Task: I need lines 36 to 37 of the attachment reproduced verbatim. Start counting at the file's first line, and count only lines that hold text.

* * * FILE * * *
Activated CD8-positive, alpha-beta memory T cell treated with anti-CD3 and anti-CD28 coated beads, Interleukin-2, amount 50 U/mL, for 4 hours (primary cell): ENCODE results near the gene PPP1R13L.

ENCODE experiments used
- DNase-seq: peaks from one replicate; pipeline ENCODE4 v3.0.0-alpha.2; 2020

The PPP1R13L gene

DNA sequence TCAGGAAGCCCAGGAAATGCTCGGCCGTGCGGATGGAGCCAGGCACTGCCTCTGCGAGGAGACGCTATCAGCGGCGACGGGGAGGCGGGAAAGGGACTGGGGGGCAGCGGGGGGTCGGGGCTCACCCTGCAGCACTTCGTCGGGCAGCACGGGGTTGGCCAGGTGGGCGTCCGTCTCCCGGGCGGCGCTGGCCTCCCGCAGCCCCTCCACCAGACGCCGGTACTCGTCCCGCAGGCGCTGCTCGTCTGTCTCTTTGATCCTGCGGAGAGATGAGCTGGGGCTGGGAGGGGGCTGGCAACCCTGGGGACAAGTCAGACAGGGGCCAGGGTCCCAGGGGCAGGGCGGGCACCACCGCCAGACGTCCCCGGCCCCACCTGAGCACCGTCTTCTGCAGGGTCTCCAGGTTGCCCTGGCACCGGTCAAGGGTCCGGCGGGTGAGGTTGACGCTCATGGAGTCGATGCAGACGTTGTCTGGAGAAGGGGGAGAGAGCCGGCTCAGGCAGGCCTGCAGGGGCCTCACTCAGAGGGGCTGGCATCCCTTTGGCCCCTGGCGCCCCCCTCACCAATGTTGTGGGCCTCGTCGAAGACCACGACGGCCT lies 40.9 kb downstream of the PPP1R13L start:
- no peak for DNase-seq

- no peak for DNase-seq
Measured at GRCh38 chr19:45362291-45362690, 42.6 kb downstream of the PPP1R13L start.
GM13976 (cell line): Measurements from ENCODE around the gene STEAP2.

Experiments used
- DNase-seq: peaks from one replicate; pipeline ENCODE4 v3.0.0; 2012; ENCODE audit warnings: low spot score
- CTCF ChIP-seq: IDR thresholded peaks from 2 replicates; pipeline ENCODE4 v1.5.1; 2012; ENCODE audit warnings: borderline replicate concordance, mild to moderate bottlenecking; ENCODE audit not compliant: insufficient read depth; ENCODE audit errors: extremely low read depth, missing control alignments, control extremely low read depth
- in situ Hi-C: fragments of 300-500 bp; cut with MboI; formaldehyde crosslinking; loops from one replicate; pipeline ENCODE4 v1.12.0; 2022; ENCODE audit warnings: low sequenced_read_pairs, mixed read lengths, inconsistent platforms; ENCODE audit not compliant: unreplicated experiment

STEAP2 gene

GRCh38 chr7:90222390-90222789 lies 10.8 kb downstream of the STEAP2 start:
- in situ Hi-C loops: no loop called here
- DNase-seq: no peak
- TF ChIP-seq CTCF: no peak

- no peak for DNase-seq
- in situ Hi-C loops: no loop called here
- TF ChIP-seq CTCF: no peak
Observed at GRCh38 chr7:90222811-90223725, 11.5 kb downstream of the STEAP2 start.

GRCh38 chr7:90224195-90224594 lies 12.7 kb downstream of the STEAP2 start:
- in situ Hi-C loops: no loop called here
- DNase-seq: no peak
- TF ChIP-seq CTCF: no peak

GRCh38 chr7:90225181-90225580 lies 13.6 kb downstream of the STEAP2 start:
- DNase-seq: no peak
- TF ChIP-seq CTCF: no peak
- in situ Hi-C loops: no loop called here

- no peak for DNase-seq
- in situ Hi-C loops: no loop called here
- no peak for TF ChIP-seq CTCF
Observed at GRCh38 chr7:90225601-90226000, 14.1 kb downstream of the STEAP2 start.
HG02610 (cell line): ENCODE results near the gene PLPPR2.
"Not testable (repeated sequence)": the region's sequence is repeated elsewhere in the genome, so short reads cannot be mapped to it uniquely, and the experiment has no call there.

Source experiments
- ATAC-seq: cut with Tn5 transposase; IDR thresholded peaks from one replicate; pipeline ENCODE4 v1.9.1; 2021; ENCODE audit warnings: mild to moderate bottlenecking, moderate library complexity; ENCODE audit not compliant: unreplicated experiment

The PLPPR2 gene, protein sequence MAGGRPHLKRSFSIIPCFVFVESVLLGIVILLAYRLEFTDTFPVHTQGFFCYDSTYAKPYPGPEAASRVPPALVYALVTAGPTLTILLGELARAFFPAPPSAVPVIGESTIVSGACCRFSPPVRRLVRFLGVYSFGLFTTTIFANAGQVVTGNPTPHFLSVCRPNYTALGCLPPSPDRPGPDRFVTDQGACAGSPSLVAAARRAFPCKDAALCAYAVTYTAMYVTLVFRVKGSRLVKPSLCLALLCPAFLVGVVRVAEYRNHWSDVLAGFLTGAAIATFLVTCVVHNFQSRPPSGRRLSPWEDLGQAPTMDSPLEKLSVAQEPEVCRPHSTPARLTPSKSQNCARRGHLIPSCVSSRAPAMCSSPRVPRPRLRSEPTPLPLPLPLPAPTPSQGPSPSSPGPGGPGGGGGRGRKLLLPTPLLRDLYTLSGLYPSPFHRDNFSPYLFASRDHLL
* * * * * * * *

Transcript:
"Not testable (repeated sequence)": the region's sequence is repeated elsewhere in the genome, so short reads cannot be mapped to it uniquely, and the experiment has no call there.

Source experiments